It’s a limit that some critics have dubbed “unscientific” and “draconian.” Others claim that it is not a measure of impairment and would threaten the driving rights of every medical cannabis patient in Washington State.
These are serious criticisms. So how does New Approach Washington defend its 5 nanogram provision?

Could this have been what I-502 proponent Roger Roffman was thinking about when he said “It is injurious to young people and their families. There are people who are victims of marijuana”?

By Philip Dawdy
Cannabis Activist
A debate on the merits of I-502 was held on May 8th at a theatre in Monroe in Snohomish County. About 100 people attended and they were treated to one of the initiatives main sponsors, Roger Roffman who is a social work professor at the University of Washington, calling cannabis “injurious.” So why is he a sponsor of an initiative that would make it legal for adults 21 and older to buy, possess and consume one ounce of cannabis?
Roffman explained that he thinks we can do better as a society in addressing the “harms” of cannabis by bringing it into a public health model of control and working to educate and discourage people from using it. Yes, one of the main proponents of the initiative said this.

Joe Mabel
The medical marijuana industry in Washington state does not oppose legalization in the wholesale manner in which Dominic Holden, above, claims they do; they merely object to many of I-502’s provisions

By Philip Dawdy
Special to Toke of the Town
The road to cannabis legalization is certainly proving to be an odd one in Washington State, filled with so many ironies that I’ve lost count. Here comes another set of ironies.
On April 13th, the New York Times published an op-ed by Dominic Holden, “news” editor of The Stranger. Its contents prompted me to send the following letter to the editor, which the paper decided wasn’t important enough to share with its readers. In my opinion, Holden has been writing about I-502 in a way that is both deceptive and journalistically unprofessional.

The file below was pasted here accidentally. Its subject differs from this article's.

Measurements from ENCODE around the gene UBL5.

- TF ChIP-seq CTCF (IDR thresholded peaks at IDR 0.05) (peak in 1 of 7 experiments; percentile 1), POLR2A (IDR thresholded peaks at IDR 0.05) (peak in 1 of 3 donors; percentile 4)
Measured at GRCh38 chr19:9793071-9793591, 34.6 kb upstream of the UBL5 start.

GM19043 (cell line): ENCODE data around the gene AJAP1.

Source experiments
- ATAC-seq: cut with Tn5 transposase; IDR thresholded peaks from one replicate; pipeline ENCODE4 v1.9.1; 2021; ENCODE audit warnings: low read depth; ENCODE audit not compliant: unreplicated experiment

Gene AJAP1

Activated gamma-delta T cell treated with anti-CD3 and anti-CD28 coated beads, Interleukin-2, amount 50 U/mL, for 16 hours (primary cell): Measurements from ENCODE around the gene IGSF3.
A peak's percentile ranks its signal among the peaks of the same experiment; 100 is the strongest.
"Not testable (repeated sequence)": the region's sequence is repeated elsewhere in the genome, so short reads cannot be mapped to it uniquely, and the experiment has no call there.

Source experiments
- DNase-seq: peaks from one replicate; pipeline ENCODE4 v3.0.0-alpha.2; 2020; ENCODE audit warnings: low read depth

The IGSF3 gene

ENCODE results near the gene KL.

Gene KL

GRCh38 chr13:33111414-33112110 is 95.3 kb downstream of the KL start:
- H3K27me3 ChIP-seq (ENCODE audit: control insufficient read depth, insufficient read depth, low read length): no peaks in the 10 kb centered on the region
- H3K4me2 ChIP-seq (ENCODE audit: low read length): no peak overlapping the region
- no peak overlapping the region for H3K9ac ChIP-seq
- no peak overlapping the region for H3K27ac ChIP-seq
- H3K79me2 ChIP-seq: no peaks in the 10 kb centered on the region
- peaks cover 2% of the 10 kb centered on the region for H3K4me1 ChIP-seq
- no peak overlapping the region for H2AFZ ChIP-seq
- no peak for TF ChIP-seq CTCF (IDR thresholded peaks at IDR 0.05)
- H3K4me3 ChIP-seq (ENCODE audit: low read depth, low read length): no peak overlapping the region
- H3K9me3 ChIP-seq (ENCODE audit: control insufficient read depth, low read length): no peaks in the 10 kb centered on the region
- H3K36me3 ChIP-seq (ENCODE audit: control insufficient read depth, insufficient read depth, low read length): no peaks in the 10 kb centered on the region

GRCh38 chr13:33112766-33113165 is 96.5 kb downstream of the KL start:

Here’s what I sent the Times:
In journalism school, I was taught that journalists should strive to avoid conflicts of interest and should always reveal them in instances where they cannot be avoided. Interesting then that in his “Smokeless in Seattle” opinion piece on April 13 in which he lambasted the medical marijuana industry for opposing a legalization initiative in Washington State, Dominic Holden did not inform readers that he used to be an employee of the ACLU of Washington.

Washington Medical Marijuana Society

​A week after a medical marijuana reform bill died in the Washington state Legislature, a group is filing an initiative to the people with the Secretary of State’s office on Thursday. According to the Washington Alternative Medicine Alliance, the initiative would ensure safe access to medicinal cannabis statewide, and would finally give real arrest and prosecution protection to patients in the state.

“The Legislature failed to act this year, so now it’s up to the people of the state,” said Philip Dawdy, director of WAMA. “We’ve been left with an unclear state medical cannabis law that is hurting patients as much as it’s helping them.
“Much of our state is a black hole when it comes to medical cannabis access,” Dawdy said. “That’s an unacceptable situation and it must be addressed. Taking this issue directly to the voters is our best option.”
The initiative would also create a state-licensed system of medical marijuana patient cooperatives and growers, similar to systems already operating in Colorado and Arizona.
The main backers of the initiative, besides Dawdy, are Seattle-based defense attorney Kurt Boehl and Ezra Eickmeyer, a political activist and lobbyist in the state capitol, OIympia.

The Pacific Northwest Inlander

​Almost 14 years after Washington state voters approved the medicinal use of cannabis, patients in many parts of the state still have no safe access to it. A bill which would have formally legalized medical marijuana dispensaries in Washington has died in the Legislature.

Thus ends yet another effort to clearly define the legal status of the cannabis storefronts, of which there are already more than 100 in Seattle, Tacoma and surrounding areas, reports Jonathan Martin at the Seattle Times.
Although there were enough votes in the Senate to pass the bill, according to sponsor Sen. Jeanne Kohl-Welles (D-Seattle), it didn’t make it past the deadline for bills to advance because of limited time in the short session, as well as due to opposition from some Republican lawmakers and a handful of cities.
1 2 3 4